Mozilla with “Have I Been Pwned” on a data breach notification feature for Firefox.
Mozilla has collaborated with the website “Have I Been Pwned (HIBP)” to notify its browser’s users when they visit a website that has been data breached in the past.
For those people who are unaware, HIPB is a popular data breach notification website which allows people to check if their confidential data (login, email id or password) have been hacked or not.
What is “Have I Been Pwned”?
HIPB is a free resource for anyone to quickly assess if they may have been put at risk due to an online account of their having been compromised or “pwned” in a data breach. This site came about after what was, at the time, the largest ever single breach of customer accounts.
Similar to “this site may be hacked” warning that Google search shows for a compromised website, the new feature dubbed ‘Breach Alerts’ for Firefox will pop up notifications if a user’s credentials have been involved in a recent data breach.
Data breach is the concept in which sensitive, protected or confidential data has potentially been viewed, stolen or used by an individual unauthorized to do so. Data breaches may involve personal health information (PHI), personally identifiable information (PII), trade secrets or intellectual property.
Recent data breach in 2k17
On, January 8, 2017, ESEA, one of the largest video gaming communities, issued a warning to players after discovering a breach. At the time, it wasn’t known what was stolen and how many people were affected. However, in January, Leaked Source revealed that 1,503,707 ESEA records had been added to its database and that leaked records included a great deal of private information: registration date, city, state, last login, username, first and last name, bcrypt hash, email address, date of birth, zip code, phone number, website URL, Steam ID, Xbox ID, and PSN ID.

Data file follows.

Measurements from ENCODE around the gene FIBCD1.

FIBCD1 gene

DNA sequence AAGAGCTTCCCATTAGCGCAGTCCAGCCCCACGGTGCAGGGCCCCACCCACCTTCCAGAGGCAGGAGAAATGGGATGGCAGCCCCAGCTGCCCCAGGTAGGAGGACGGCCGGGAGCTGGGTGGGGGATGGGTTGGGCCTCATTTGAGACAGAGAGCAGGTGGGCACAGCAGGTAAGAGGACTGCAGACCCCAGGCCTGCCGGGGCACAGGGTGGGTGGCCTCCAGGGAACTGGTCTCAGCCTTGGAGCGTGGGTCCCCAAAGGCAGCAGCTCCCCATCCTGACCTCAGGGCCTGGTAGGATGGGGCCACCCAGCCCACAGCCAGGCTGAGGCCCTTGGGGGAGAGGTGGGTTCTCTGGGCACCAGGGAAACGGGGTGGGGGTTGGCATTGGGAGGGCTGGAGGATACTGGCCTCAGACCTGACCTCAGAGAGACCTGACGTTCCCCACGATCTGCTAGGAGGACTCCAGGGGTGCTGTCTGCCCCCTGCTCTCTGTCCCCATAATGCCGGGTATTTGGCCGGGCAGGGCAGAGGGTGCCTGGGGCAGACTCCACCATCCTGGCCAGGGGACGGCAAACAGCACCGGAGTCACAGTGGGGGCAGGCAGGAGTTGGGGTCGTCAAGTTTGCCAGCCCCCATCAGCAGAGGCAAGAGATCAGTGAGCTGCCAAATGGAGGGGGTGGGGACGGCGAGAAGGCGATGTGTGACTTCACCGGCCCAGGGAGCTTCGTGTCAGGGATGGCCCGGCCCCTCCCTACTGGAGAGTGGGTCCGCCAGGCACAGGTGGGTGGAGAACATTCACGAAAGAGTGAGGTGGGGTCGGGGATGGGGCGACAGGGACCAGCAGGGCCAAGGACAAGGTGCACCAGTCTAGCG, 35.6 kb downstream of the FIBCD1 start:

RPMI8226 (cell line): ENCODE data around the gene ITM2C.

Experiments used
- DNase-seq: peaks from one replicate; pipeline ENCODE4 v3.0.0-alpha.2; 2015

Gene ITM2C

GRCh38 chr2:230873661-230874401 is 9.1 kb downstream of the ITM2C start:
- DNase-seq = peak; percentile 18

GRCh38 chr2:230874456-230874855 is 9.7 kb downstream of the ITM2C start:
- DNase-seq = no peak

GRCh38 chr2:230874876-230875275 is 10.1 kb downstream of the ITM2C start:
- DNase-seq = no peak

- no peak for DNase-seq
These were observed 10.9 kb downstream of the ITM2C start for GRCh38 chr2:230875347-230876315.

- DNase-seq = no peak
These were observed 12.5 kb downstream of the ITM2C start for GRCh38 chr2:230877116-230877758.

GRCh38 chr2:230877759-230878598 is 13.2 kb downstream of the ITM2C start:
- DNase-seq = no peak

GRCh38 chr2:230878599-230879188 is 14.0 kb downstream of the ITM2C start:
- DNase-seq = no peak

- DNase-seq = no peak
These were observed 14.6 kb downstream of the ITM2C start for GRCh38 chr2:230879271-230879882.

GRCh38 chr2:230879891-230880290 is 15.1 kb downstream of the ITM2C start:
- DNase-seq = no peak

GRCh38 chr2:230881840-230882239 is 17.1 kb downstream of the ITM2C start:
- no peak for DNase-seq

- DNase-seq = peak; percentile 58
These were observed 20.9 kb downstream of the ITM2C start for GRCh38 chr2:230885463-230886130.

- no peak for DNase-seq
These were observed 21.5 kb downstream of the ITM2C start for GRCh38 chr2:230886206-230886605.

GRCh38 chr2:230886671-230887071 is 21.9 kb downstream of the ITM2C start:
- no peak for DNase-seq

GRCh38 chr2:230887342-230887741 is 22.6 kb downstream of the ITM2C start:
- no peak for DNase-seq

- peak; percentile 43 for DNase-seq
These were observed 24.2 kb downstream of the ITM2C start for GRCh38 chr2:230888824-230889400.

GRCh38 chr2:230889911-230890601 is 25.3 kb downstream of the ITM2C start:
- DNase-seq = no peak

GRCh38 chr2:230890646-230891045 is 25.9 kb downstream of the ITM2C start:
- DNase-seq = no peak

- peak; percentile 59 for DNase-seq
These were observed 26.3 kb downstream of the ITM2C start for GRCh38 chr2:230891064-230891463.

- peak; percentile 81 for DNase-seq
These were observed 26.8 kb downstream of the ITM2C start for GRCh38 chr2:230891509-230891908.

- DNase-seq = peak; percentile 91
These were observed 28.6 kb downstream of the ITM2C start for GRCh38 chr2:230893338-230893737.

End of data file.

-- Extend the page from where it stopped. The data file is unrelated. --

It will help users to opt the service and learn more about it that notifies them (e.g. via email) when they may be affected by breaches in the future.”
Firefox is looking at a few different models for how this might work the main takeaway at present is that there’s an intent to surface data about one’s exposure directly within the browser.
Firefox is just looking at which sites have been breached and we’re discussing other ways of using the data in the future. They’ve got a broad reach and surfacing this info via Firefox is a great way to get more exposure to data breaches.
The new feature is available as an add-on code on GitHub, which can be compiled by anyone and imported into Firefox. Currently, only Firefox Developer Edition is supported.